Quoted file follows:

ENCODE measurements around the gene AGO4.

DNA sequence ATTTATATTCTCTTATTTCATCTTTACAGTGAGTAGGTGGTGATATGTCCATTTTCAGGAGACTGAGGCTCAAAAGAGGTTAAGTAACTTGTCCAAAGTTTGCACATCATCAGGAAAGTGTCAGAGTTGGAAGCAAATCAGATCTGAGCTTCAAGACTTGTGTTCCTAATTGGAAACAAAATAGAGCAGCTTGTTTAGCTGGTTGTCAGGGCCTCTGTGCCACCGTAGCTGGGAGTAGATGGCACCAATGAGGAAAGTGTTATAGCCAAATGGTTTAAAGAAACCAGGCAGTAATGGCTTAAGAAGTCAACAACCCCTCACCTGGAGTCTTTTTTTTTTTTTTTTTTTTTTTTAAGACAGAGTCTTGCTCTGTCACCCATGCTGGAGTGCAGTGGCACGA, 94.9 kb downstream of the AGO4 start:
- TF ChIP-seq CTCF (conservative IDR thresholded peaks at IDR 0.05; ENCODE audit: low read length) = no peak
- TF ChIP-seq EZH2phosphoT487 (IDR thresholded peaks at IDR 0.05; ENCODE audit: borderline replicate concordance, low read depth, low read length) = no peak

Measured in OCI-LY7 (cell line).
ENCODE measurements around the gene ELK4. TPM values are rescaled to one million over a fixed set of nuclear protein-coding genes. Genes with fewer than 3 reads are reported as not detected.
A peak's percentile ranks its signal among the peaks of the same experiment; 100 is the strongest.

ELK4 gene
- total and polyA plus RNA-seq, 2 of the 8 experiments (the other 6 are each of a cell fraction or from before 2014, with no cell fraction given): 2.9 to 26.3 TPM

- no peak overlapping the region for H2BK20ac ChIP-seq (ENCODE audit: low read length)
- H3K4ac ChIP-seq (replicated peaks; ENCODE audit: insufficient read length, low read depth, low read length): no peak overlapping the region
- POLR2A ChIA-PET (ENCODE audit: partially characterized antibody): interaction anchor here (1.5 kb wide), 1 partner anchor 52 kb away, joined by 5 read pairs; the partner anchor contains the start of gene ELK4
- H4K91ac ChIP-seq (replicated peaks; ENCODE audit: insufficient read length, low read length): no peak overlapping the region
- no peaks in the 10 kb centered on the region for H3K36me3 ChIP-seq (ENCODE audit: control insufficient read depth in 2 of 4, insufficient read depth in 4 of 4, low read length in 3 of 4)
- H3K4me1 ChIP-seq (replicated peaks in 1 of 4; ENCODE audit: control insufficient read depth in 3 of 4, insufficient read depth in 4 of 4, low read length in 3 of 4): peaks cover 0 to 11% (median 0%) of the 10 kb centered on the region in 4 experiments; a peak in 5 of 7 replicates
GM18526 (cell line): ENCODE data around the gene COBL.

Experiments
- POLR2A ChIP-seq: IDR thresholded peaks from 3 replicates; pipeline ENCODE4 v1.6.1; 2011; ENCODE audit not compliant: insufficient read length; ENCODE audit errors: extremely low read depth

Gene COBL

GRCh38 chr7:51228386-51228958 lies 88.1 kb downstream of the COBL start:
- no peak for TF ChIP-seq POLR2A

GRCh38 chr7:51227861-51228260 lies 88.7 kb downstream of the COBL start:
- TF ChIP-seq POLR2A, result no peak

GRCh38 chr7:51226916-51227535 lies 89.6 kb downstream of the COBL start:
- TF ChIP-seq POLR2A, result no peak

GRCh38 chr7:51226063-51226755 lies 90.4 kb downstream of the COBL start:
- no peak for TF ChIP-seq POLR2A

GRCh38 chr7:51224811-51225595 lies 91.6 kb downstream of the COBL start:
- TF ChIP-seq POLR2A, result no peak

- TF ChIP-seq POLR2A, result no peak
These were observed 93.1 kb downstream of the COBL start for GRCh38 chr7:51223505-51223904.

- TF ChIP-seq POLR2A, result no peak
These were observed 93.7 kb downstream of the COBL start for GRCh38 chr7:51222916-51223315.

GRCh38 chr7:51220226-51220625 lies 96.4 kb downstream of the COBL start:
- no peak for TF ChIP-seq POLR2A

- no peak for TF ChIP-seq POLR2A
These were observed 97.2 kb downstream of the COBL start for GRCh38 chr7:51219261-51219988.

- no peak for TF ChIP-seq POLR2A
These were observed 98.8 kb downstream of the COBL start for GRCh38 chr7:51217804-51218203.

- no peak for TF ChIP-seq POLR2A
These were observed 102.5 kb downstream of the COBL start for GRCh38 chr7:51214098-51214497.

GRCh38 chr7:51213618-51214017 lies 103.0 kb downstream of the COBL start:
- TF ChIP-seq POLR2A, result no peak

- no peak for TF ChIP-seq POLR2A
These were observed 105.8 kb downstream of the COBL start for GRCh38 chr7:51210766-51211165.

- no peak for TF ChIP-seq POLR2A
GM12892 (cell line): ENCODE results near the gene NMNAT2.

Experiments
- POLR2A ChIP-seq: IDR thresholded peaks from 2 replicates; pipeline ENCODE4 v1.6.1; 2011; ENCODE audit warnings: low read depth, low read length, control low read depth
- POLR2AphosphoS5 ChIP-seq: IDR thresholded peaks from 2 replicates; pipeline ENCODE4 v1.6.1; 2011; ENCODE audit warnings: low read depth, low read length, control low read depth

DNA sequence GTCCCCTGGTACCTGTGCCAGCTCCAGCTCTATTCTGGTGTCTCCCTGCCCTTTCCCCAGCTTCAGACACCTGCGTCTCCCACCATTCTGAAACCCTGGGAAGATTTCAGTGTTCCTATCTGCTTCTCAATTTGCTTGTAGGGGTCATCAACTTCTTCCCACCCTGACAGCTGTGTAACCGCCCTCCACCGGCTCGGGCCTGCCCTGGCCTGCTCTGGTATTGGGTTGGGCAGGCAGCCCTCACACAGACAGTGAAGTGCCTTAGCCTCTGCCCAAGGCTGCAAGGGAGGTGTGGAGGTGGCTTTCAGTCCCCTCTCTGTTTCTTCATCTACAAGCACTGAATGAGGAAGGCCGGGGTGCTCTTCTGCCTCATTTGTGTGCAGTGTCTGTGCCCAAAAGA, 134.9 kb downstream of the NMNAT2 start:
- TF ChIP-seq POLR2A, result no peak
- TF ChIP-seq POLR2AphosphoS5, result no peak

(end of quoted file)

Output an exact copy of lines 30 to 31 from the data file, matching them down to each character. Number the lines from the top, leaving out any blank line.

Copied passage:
- TF ChIP-seq POLR2A, result no peak
These were observed 93.1 kb downstream of the COBL start for GRCh38 chr7:51223505-51223904.